You’ve found an ideal job and you’ve been asked to go for an interview – so what do you do next? What can you do to make sure you’re at your very best? What can you do to make yourself stand out?
According to this survey the biggest mistake made at job interviews is the interviewee having little or no knowledge of the company they’re applying to work for. Two other high ones are failing to make eye contact and the way we dress and act.
To get to the point, there are actually a lot of factors during an interview that will help an employer to determine whether you’re right for the job. And sometimes, it can be very hard to know where to start.
Over the past couple of years I’ve had my fair share of interviews and in every one I’ve been told one thing – I’m good at interviewing. So much so that I’ve got a little book of tips and tricks that I always refer back to when I’m preparing for an interview.
Now you may be job hunting or you may not – you may be in a job you love or you may be studying – but wherever you’re at in life, it’s always good to have a few useful tips to help you out along the journey of your career. Plus, you never know what’s round the corner. So here are some great tips that I know will help you ace every job interview you have.
Prepare your questions and answers
Interviews don’t have to be as hard as you think they are you know. You can remove all the worry and stress of being in the actual interview by preparing your questions and answers.
Scrutinise the job description and go through it bit by bit – figure out what they could ask you. Does it list what skills you’ll need? They’ll ask you when you’ve used them. Every single sentence in that job description you can change into a question. Then for each question you come up with, answer it by tailoring your answers directly to the job description and memorise them. Then on the day, you’ll be prepared and that is the first step to success.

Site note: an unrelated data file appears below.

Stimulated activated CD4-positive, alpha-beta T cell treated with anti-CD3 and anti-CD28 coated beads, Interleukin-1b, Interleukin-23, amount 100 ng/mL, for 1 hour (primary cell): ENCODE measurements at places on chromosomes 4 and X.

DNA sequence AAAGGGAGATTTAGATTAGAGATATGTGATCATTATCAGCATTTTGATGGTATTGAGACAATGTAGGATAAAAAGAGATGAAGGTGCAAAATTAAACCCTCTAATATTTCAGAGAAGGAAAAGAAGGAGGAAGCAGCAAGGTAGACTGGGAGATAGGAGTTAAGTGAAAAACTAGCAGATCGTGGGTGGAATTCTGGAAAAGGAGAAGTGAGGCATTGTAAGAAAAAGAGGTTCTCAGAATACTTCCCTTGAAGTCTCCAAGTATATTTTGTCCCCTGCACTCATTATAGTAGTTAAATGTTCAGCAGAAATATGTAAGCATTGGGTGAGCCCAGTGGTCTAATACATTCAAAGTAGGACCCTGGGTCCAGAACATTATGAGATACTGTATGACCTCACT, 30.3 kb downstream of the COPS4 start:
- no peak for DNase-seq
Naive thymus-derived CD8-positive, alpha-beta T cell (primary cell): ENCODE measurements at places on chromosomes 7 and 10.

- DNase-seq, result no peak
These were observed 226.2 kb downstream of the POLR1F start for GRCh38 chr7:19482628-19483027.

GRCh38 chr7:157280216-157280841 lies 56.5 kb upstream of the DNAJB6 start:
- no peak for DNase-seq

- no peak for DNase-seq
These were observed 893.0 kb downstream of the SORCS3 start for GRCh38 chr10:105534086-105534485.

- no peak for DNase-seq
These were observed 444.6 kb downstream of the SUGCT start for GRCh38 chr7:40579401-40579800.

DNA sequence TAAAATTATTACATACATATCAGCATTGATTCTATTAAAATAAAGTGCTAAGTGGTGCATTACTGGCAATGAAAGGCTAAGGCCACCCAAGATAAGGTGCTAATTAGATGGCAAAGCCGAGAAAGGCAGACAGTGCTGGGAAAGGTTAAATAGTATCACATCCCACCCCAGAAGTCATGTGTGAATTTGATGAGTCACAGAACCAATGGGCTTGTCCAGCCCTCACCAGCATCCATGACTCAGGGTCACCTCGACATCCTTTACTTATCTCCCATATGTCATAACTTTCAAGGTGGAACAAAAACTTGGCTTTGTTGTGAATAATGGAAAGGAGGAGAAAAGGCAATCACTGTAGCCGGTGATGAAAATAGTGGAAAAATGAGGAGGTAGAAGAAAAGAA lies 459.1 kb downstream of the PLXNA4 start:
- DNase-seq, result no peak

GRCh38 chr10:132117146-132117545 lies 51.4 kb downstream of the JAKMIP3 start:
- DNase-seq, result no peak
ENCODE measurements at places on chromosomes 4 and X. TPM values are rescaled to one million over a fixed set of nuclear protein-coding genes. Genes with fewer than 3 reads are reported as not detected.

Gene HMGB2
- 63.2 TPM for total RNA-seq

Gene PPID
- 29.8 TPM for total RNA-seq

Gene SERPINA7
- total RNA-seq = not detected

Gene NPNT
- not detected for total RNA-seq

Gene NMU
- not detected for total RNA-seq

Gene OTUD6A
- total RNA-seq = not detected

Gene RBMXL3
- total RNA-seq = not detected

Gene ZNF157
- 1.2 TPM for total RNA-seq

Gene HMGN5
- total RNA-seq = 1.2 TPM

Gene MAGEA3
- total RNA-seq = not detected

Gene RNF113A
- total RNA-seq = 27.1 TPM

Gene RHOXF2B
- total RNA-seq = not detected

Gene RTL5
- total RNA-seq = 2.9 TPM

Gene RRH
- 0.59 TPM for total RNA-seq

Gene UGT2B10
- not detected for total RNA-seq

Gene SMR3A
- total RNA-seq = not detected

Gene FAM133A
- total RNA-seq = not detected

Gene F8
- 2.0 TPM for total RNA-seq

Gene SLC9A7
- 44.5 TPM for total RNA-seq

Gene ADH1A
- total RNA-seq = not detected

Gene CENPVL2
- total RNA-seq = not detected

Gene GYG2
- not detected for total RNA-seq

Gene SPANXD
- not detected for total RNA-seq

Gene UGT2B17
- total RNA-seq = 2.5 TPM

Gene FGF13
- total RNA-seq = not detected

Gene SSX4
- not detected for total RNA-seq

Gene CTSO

Research the company
One question you will always be asked in any interview is “so what do you know about the company?” Even if you just have a couple of sentences, always have in your mind something you’ve read about the company. When were they established? What’s their mission statement? And the key factor – what do they do? It sounds simple, but the statistic above is a pure example.
(Two other questions you'll always be asked will be "tell me about yourself" and "why do you want the job".)
Plan everything beforehand
You’ll be nervous the night before your interview so you won’t want to spend it getting everything ready will you? Make sure you plan your journey in advance. If you’ve got to travel, make sure you know the route or book your train tickets in advance. I’ve even practiced the route for some job interviews just so I knew exactly where I was going. Another thing to do is keep an eye on the weather and plan your outfit the night before. Wear something you feel comfortable and confident in. Something they’ll remember you in. I’ve worn my blue coat to my past few interviews, because I love it and because people might remember me in it.
Eat and take water
When you’re nervous your mouth dries up, which means if you don’t have a sip of water before you go into your interview, your voice might crack. Always take a bottle of water with you. It’ll cool you down, calm you down and prepare you for half an hour of talking constantly. And eat a good meal before you go – there’d be nothing worse than your stomach rumbling loudly in the middle of an interview!
Four Best Body Language Tips
1. A firm handshake
A flimsy handshake is a sign of laziness and if you grip too hard you might come across as a bit too excited! Having a firm handshake shows you’re confident and ready to be interviewed.
2. Eye contact
The biggest positive sign of body language in an interview. If you can’t look your future employers in the eye, they won’t hire you. If there’s one person interviewing you, look them in the eye. If there’s a panel, look all of them in the eye, not just the one that asked you a question. They’ll find you easier to talk to, you’ll come across as open and once again – your confidence will shine through.
Oh how employers love a good smile! Don’t come across as a cheerleader but do smile and have a chuckle now and then. Employers aren’t just finding out whether you can do the job – they’re looking to see if you as a person will slot nicely into their company.
4. How you sit
This is another important one. I know it’s quite obvious to say don’t slouch, but also, don’t sit on the edge of the chair. Sit right back in it and put your hands on your lap, clapsed, with your two index fingers against each other and pointing outwards. This is what’s called the power stance. It gives across just enough authoritativeness and confidence to your hopefully future employer and basically tells them, “I’m here, I'm ready and I can do this.”
Just be you. Listening, positivity and honesty are the three things that should help to make you stand out. A lot of factors we don’t even know about will help employers determine whether or not you get a job, but if you let your personality come out in your answers, more and more boxes will be ticked.
Then sooner or later, you’ll have more boxes ticked than everyone else.
Do you have any other job interview tips?